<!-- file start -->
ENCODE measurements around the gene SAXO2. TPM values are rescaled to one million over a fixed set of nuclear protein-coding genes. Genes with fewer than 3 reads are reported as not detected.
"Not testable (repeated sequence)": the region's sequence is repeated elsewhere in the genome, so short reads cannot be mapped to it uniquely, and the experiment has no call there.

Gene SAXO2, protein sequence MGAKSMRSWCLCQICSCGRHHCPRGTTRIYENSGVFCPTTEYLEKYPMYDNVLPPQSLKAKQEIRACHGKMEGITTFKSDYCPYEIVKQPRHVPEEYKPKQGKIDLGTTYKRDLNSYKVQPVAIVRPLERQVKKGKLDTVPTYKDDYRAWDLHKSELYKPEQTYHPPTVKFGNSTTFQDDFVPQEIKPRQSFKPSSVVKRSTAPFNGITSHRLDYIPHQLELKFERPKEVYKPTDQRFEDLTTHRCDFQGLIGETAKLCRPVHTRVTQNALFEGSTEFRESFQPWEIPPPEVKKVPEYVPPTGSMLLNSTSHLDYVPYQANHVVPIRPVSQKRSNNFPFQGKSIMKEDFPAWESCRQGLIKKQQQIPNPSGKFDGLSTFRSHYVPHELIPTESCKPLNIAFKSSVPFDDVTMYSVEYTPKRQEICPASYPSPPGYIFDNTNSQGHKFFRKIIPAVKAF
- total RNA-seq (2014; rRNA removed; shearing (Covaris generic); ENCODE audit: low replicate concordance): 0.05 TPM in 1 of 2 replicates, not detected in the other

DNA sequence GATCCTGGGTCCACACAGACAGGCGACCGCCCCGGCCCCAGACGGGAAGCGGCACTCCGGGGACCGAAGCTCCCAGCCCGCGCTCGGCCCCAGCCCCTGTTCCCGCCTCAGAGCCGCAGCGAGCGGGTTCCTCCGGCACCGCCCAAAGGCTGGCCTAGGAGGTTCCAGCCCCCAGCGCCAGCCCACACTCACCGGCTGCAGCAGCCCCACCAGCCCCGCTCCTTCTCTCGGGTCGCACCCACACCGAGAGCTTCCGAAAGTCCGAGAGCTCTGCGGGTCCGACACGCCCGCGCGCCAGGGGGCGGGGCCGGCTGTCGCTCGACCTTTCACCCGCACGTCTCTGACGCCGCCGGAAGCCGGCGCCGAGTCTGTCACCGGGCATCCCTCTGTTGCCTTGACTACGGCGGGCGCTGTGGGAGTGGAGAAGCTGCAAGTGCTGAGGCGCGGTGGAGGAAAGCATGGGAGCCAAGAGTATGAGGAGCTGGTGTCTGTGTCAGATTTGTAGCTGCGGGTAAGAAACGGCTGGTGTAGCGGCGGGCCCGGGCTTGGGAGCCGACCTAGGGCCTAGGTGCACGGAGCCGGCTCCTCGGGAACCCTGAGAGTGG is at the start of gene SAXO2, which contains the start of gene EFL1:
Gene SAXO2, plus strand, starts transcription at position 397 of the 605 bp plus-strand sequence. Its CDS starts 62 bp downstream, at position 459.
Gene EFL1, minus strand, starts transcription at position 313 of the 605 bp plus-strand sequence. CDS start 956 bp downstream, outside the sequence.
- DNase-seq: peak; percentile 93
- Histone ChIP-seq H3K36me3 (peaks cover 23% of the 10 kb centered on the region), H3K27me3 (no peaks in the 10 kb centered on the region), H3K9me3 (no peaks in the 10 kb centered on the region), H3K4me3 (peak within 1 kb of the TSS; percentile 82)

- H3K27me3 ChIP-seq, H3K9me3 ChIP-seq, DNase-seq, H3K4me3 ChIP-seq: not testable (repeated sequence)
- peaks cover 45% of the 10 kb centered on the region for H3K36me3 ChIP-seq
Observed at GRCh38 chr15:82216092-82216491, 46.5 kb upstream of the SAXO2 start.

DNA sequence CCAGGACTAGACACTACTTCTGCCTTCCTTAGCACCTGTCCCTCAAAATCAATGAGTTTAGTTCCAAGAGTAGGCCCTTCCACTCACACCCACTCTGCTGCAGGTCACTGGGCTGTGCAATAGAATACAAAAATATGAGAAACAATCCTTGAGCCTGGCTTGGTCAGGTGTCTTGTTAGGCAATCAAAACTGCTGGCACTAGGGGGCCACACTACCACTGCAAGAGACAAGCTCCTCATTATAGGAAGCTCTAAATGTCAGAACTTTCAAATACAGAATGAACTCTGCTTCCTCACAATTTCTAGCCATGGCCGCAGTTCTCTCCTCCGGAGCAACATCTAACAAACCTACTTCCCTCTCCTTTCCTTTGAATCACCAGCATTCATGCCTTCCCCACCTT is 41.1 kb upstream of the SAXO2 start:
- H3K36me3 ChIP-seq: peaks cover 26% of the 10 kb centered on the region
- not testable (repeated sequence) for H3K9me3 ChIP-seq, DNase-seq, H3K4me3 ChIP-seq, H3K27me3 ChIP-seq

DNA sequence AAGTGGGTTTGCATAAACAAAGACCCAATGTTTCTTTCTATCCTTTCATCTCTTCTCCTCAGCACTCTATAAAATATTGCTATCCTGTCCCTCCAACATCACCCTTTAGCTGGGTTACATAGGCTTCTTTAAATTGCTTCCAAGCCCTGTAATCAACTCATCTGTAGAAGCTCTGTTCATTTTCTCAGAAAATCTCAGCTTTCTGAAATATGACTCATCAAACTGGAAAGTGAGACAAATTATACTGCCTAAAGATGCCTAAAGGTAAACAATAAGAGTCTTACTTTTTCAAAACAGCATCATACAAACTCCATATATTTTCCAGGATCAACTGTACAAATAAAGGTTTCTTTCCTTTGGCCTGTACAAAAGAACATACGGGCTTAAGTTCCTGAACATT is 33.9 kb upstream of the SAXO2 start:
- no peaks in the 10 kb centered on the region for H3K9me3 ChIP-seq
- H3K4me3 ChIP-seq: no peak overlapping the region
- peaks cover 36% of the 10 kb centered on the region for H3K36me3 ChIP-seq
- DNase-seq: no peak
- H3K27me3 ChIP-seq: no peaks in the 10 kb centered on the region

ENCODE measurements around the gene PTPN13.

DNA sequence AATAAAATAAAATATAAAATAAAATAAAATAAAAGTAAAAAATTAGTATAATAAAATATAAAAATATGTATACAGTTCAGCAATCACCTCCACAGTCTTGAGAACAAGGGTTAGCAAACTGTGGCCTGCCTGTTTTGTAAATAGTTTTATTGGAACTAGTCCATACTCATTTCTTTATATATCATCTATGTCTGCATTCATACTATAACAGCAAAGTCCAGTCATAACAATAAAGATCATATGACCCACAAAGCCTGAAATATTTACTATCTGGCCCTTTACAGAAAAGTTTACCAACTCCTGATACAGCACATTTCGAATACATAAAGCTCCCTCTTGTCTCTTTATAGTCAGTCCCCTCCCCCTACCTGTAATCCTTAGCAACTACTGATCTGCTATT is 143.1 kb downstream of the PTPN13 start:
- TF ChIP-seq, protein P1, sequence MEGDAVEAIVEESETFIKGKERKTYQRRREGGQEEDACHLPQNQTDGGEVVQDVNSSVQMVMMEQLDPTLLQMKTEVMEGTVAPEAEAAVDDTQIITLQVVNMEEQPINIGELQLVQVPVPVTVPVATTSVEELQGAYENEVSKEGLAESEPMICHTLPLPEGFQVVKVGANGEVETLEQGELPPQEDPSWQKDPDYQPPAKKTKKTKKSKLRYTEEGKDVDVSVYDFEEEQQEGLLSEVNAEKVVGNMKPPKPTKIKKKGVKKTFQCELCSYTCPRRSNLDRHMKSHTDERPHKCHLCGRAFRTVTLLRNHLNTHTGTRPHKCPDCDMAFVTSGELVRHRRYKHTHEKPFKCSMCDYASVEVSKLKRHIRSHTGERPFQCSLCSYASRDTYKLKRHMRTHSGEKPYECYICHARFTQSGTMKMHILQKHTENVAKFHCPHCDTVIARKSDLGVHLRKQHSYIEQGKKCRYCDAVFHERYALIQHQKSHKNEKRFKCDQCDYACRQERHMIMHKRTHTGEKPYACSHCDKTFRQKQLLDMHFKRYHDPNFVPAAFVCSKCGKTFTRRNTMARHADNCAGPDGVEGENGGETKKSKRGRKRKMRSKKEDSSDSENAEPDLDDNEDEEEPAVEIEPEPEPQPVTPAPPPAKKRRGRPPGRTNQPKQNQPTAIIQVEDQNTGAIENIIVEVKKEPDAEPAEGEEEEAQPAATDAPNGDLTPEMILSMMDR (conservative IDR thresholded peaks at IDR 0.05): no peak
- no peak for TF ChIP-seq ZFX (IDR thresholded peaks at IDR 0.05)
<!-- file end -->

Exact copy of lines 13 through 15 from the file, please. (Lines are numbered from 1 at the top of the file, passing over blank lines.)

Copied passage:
DNA sequence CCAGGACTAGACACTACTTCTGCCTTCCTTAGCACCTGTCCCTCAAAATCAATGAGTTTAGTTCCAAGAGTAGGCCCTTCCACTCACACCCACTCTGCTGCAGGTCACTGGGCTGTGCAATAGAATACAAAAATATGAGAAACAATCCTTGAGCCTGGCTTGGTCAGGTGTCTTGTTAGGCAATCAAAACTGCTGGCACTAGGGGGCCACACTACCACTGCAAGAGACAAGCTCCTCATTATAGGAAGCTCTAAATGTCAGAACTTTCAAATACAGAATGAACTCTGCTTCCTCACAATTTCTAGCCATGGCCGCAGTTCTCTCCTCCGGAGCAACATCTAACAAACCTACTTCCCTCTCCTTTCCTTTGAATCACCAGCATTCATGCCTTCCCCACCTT is 41.1 kb upstream of the SAXO2 start:
- H3K36me3 ChIP-seq: peaks cover 26% of the 10 kb centered on the region
- not testable (repeated sequence) for H3K9me3 ChIP-seq, DNase-seq, H3K4me3 ChIP-seq, H3K27me3 ChIP-seq